❋ Relationships and learning go hand-in-hand. When a student feels supported and safe, that student will be more willing to take academic risks. In order for both students and educators to grow and thrive in educational environments, students and their teachers must be encouraged to try new things, not just become skilled at doing things the way they have “always been done.” Feelings of belonging are pivotal. Schools and individual educators must do everything possible to encourage an inclusive culture of respect, collegiality, and civility inside and outside the classroom. It is also integral that faculty and students feel supported when raising their voices against injustices and normalized institutional practices of invalidation.
❋ This is particularly true when it comes to what and how we teach, and the value we place on specific narratives and practices within educational spaces. Attachment to colonizing curriculum and practices must be challenged and reformed. Open-heartedness and open-mindedness to learning from the perspectives of “others” is essential. Curriculum, instruction, and assessment must reflect that. Young people must be taught how to navigate through opinions and perspectives that they do not share, and be able to responsibly and respectfully articulate their own. Educators become stewards of social justice when they model sharing thoughts in a manner which ensures others will be willing to “remain at the (figurative) table” long enough to engage in a productive conversation. Modeling and allowing students to practice really listening and thoughtfully responding to one another is a central tenet in decolonizing educational praxis.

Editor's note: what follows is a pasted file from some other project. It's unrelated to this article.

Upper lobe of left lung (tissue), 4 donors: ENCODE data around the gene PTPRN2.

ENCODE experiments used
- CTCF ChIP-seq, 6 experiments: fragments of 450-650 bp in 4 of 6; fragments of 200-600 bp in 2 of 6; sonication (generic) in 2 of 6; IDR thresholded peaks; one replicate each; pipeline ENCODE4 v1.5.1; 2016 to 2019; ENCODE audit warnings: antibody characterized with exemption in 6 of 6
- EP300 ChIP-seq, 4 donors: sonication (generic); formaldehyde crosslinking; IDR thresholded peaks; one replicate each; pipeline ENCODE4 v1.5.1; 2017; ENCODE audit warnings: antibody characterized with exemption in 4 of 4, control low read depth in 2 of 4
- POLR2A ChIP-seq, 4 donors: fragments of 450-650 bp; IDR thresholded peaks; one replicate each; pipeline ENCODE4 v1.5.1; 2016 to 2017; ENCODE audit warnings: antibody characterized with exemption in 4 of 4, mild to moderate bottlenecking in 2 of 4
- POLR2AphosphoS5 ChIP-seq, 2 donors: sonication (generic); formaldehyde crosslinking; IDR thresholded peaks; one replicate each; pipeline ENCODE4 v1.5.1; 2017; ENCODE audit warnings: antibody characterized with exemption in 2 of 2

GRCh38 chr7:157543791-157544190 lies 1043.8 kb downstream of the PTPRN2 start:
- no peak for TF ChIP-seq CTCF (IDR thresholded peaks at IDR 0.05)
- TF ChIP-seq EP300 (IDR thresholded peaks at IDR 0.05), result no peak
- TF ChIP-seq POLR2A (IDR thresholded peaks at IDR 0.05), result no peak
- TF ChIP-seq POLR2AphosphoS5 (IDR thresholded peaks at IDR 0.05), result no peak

❋ Finally, a powerful lesson that has come from pandemic schooling is that students need to be able to demonstrate learning through varied and student-centered assessments. High student achievement is positively correlated to students encountering assessments that take their diverse strengths and interests into account. Learning and assessment (always, but especially in a global pandemic) must embrace flexibility and embody research-based best practices related to memory, cognition, and neuroscience. Humanizing, trauma-informed, student-centered practices are paramount in 21st century teaching and learning. In many conversations this year, I have pushed colleagues to investigate the “why” behind their curriculum and methodologies. I have asked them to be deeply honest about the end goals, and many of these conversations have been transformative with regard to how students are assessed and how success is measured. Attachment to content rather than student outcomes is commonly the culprit. Of course, this practice of finding “why” certainly relies on collaboration among colleagues, which has been adversely impacted this year. But, as a matter of faculty and administrative culture, administration should seek to support and empower faculty to utilize emancipatory teaching practices in their classrooms, supporting professional growth and development in this area whenever possible.
Education in this post-modern, post-pandemic, and consistently-changing world means we must fully embrace the lessons, experiences, and hard conversations this past year has brought to light. These are the conversations worth having, in order to ensure our respective institutions are places where equity, inclusion, and trauma-informed practices are realized and normalized. Our future depends on it.